· The LSB: a binary specification delivering application portability among all major Linux distributions

· The Free Standards Group certification tests and services: for applications and runtime environments looking to achieve binary portability

· The Free Standards Group application directory: a marketplace for certified Linux applications for end users looking for portable, standards-compliant solutions.

“Certifications from such prominent applications as these prove that Linux has not fragmented,” said Jim Zemlin, executive director of the Free Standards Group. “The LSB delivers choice for end users. The LSB also reduces costs and increases market adoption for compliant applications. Milestones like this demonstrate the Linux community can counter any barrier erected by competing operating systems.”

Bringing the ISV Viewpoint to the Steering Committee

The LSB Steering Committee is the technical “board of directors” of the LSB workgroup. It is comprised of Ian Murdock, workgroup chair, and chairs of subprojects of the LSB. In order to better represent the primary benefactor and a key stakeholder of the LSB, Ian Murdock has created two seats for ISVs.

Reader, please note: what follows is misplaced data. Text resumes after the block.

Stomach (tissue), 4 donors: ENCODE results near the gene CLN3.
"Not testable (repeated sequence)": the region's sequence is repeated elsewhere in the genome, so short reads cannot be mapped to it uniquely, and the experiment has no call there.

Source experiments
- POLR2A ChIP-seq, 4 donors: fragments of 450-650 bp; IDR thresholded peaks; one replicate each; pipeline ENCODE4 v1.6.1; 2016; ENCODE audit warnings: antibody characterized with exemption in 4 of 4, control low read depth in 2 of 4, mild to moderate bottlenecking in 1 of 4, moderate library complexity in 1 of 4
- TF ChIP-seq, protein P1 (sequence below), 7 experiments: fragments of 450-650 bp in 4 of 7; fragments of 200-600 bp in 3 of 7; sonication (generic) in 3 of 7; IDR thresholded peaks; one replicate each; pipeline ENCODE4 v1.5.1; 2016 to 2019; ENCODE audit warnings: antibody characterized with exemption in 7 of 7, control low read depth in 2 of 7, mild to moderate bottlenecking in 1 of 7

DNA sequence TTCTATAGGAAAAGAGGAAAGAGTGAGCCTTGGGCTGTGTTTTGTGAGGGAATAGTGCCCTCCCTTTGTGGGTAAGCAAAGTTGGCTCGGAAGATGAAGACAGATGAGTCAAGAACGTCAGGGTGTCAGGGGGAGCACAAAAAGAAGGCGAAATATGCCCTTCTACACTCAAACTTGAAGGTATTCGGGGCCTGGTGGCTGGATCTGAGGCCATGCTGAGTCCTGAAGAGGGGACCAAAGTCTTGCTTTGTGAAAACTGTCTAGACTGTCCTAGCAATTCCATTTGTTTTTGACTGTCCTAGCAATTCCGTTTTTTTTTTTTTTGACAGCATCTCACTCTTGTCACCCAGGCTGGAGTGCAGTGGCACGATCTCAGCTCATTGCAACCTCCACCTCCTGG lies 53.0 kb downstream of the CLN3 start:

Jeff Ayars will be joining the LSB Steering Committee and representing desktop viewpoints. Mr. Ayars leads Real's Server, SDS and Tools teams as well as technology development of the Helix DNA Client and Helix DRM. He sets product and technology directions across the broad range of RealNetworks' consumer services and business products. In 1996 Mr. Ayars joined RealNetworks as a software engineer working on the development of video technologies known today as RealVideo. He has contributed to RealNetworks standards efforts as an editor on multiple modules of the SMIL 2.0 W3C standard and holds three US patents for streaming media technology he helped invent at RealNetworks. Prior to RealNetworks, he was at Asymetrix Learning Systems where he worked on multimedia authoring systems for CD-ROM and CBT applications. Mr. Ayars has a B.S. in Computer Science from the University of Puget Sound and a Masters in Software Engineering from Seattle University.